Funding opportunity available

NIDDKFrom the National Institutes of Health’s National Institute of Diabetes and Digestive and Kidney Diseases:

Impact of the Use of Glucose Monitoring and Control Technologies on Health Outcomes and Quality of Life in Older Adults with Type 1 Diabetes (T1D) (DP3)

“Clinical and observational studies indicate that real-time information provided by self-monitoring of blood glucose (SMBG) in patients with diabetes treated with insulin helps to identify/differentiate fasting, pre-prandial, and postprandial hyperglycemia; detect glycemic excursions; identify and treat hypoglycemia; and provide immediate feedback about the effect of food choices, physical activity, and medication on glycemic control, thus improving self-management of the disease. Also, studies indicate a relationship between higher frequency of glucose monitoring and better glycemic control associated with reduction of acute and long term complications in insulin requiring individuals. The availability of novel semi/automated technologies, such as continuous glucose monitors (CGMs) that inform the user in a real time of the level and trends of blood glucose values represents a further advance for the management of the disease. Recent evidence indicates that CGM may contribute to improved glycemic control without an associated increase in hypoglycemia, facilitating the implementation of personalized intensive treatment regimens. Together with insulin delivery devices with automated suspension when hypoglycemia is detected or predicted, such devices may further avoid severe hypoglycemic events.

Recent studies suggest that older adults, particularly those with longstanding diabetes, are more prone to hypoglycemia and hypoglycemia unawareness. Hospital admissions for hypoglycemia surpass those for hyperglycemia among Medicare beneficiaries and hypoglycemia has emerged as a dominant complication of diabetes in older adults with a longer duration of the disease. Hypoglycemia and lack of awareness of it is especially risky in this older population with associated ER visits, accidents, seizures, and cardiac events. Thus, this particular segment of the population could greatly benefit from the use of technologies that may maintain glycemic control with simultaneous avoidance of hypoglycemia.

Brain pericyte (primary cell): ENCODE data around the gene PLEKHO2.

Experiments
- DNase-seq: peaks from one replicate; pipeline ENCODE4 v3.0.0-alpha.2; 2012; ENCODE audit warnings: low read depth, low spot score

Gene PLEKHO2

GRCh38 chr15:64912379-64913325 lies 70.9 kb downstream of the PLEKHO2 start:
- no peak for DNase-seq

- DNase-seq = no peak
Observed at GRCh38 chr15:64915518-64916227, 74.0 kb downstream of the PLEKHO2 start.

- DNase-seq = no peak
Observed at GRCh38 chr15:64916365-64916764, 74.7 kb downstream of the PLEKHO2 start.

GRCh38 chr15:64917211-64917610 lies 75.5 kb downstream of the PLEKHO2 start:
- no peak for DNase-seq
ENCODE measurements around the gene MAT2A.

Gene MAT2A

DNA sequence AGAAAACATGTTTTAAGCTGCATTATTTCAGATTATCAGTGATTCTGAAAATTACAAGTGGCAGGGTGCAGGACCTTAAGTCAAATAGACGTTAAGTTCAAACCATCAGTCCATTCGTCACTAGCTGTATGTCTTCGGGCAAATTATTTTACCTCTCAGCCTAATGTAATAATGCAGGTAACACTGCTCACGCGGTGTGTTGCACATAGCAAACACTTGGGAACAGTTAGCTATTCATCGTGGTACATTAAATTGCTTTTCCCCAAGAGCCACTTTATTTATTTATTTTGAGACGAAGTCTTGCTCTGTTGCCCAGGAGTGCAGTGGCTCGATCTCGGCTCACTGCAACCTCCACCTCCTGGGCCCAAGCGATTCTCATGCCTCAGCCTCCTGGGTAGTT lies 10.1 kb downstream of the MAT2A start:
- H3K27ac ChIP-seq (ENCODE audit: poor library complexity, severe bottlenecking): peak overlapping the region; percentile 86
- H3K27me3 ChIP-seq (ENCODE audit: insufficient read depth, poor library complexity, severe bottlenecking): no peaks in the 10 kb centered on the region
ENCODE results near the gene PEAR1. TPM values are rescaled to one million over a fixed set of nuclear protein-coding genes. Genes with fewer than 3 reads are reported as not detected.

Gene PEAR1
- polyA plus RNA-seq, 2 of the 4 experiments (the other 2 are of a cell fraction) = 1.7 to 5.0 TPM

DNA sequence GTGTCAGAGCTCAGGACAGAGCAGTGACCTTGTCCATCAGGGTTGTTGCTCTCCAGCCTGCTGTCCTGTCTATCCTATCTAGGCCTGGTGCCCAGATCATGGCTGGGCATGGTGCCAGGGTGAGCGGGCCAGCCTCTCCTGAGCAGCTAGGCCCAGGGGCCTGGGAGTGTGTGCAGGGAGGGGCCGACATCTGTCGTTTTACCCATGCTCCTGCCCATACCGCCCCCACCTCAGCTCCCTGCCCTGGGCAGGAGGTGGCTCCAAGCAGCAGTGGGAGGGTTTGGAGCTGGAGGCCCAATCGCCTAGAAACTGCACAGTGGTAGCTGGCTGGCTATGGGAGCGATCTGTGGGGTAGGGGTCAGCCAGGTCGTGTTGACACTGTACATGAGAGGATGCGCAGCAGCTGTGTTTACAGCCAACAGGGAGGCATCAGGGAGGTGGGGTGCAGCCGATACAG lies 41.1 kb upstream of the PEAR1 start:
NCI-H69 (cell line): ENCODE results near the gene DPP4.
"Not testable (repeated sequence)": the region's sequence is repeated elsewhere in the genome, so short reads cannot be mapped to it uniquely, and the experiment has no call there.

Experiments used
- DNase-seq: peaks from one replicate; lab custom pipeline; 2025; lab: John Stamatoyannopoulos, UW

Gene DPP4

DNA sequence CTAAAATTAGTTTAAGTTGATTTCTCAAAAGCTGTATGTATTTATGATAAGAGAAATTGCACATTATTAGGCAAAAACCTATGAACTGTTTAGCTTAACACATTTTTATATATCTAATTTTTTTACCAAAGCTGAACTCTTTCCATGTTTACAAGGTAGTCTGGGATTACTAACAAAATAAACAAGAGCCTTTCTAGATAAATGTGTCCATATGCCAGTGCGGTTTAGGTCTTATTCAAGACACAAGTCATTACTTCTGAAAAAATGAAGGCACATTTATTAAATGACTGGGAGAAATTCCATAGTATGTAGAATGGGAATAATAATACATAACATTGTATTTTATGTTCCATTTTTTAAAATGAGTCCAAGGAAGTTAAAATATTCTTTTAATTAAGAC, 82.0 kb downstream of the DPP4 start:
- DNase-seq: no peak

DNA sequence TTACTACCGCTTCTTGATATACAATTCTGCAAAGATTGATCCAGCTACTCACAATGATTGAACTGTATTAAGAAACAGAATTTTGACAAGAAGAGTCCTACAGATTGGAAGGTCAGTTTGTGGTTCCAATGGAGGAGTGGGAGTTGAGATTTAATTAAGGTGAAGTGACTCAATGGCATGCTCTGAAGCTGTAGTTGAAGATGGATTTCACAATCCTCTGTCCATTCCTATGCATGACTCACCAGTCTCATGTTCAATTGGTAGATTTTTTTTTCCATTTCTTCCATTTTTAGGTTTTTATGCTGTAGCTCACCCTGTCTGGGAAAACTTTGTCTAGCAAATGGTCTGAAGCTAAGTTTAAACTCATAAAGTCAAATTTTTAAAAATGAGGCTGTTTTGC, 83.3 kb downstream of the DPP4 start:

This initiative seeks to develop information addressing efficacy, safety, quality of life and cost when these devices are used in older adults with T1D to identify strategies to improve management of T1D in this segment of the population. This FOA solicits well-designed, prospective studies to determine whether higher frequency of SMBG, use of CGM and or combination of sensing and insulin delivery devices in an open or closed loop system may contribute to better outcomes in older adults with T1D.”

A letter of intent is due by February 3rd, 2016 and applications are due by March 3rd, 2016 at 5 pm local time.

Find more information here.